Training a new crop of environmental journalists
BOWLING GREEN, O.—As environmental concerns spread throughout the world, Bowling Green State University's School of Communication Studies is stepping up to help train the next generation of journalists in Algeria and Tunisia.
The “Partners for a Sustainable Future: Aiding Future Practitioners of Algerian and Tunisian Environmental Journalism and Communication” project will unite BGSU faculty and students from a number of disciplines with their peers in North Africa.
The endeavor is funded by a three-year, $388,800 grant from the Bureau of Education and Cultural Affairs at the U.S. Department of State, under the authority of the Fulbright-Hays Act of 1961. BGSU has committed an additional $177,733 in funds and other resources for the project.
“The target audience is youth leaders, future media practitioners, environmental educators and university teachers in journalism, communication and environmental studies,” said project director Dr. Catherine Cassara-Jemai, an associate professor of journalism.
“The participants will build knowledge and skills working together with peers with similar concerns, all within the context of a full cultural exchange,” said co-director Dr. Lara Martin Lengel, an associate professor and temporary chair of interpersonal communication (IPC).
Though Tunisia and Algeria have different political and social situations, they face some of the same environmental problems, Cassara-Jemai said. “While they have many concerns, their biggest challenges are water and desertification.” Areas of environmental concern shared among the two North African nations and the United States include development of bio-fuels.
“The challenge in education and in journalism today is to engage much more proactively with the great crises of our time,” according to Dr. Oliver Boyd-Barrett, director of the School of Communication Studies. “Climate change, resource depletion and the conflicts that are already occurring related to those developments have not been adequately addressed by journalists. This grant puts us in just the right part of the world, which is a significant player in the crisis of vanishing resources.”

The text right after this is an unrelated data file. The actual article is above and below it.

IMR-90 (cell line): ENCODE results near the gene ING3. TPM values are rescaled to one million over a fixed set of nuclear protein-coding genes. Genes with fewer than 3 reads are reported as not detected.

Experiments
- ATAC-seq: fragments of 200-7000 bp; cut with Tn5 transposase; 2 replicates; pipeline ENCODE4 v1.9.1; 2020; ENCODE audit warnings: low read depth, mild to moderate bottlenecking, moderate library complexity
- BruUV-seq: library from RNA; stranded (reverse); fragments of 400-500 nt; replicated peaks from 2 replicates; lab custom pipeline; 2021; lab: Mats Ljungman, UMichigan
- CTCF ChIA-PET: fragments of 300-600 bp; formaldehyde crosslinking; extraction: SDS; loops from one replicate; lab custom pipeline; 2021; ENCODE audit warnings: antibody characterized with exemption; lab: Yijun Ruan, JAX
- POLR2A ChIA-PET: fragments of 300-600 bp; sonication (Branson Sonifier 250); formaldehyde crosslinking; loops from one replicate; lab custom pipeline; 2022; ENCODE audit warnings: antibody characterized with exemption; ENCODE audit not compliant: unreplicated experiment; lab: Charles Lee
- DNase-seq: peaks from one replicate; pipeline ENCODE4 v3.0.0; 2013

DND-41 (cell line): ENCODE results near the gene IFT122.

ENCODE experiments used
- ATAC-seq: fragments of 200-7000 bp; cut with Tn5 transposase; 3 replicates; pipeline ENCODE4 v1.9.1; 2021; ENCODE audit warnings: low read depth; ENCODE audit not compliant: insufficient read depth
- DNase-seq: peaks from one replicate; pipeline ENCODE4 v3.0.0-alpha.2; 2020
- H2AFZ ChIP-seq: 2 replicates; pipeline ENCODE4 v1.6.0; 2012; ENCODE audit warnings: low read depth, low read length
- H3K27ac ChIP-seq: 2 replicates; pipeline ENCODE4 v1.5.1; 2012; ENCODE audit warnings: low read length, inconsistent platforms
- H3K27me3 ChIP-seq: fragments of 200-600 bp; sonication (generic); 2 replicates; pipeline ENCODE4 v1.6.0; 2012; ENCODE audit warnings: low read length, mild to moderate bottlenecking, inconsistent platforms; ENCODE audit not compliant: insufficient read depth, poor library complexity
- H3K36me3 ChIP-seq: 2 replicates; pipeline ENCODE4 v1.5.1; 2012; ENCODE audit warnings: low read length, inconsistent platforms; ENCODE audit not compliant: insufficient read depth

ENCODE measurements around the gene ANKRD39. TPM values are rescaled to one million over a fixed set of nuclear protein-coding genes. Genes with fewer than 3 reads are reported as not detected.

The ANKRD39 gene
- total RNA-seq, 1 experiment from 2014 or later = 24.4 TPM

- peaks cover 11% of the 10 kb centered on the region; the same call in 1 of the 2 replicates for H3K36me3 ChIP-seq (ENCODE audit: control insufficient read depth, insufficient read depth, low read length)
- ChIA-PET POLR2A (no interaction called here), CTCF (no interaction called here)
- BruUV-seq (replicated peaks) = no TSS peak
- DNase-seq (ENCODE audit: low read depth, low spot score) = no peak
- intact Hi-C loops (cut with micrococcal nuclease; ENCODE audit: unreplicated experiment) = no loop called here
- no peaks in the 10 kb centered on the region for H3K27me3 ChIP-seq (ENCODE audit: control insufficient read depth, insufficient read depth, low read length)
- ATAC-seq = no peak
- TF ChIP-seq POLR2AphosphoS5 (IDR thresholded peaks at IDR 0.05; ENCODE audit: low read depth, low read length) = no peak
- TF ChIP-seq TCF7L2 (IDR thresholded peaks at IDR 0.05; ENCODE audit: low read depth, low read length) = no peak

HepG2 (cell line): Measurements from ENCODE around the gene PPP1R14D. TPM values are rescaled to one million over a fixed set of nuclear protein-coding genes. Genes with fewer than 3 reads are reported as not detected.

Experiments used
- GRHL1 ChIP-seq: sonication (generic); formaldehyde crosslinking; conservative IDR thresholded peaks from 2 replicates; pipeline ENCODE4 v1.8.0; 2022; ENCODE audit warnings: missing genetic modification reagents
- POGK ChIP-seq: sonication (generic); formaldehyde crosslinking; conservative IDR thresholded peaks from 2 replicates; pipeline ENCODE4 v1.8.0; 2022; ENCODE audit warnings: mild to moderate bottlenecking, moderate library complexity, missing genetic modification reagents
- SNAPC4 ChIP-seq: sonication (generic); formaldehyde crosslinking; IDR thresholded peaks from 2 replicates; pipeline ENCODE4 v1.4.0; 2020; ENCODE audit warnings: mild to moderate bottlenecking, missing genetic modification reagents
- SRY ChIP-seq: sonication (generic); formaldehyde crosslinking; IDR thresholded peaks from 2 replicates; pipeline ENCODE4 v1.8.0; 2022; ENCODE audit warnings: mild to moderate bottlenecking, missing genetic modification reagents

The interdisciplinary project will involve faculty from various BGSU departments who have expertise in journalism, environmental science, communication and intercultural studies.
BGSU will work with the Institut de Presse and des Sciences de l'Information (IPSI, or Institute of Press and Information Sciences) at the Université de Manouba in Tunis, the Centre International des Technologies de l'Environment de Tunis (International Center of Environmental Technologies), the Département des Média et Communications of the Université d'Algér in Algiers, and l'Association pour la Recherche sur le Climat et l‘Environment (Association for Climate and Environmental Research) in Oran, Algeria.
The project will draw especially upon the expertise of IPSI faculty, who have already developed a cutting-edge master's degree program in environmental communication.
A number of visits in each direction have been planned. A small group from Bowling Green will first travel to Tunis and Algiers in March to connect with diplomats, government officials and colleagues from universities in both countries. Short workshops during the visit will bring upper-level and graduate students and faculty together with environmental activists and professional journalists to explore the challenges facing environmental communication and journalism in the region.
Intensive three-week workshops are planned for the summers of 2008 and 2009, while videoconferencing and collaborative Web sites will enable further communication between trips.
“This grant gives our students another opportunity to see the advantages of specialization in journalism” while broadening the institutions' scope for providing training in environmental issues, Boyd-Barrett said.
The School of Communication Studies has considerable experience both in North Africa and in conducting joint projects with other universities. In September 2006, Cassara-Jemai and Lengel completed a two-year partnership with IPSI through the State Department's Middle East Partnership Initiative that enhanced journalism education in Tunisia.
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(Posted November 26, 2007)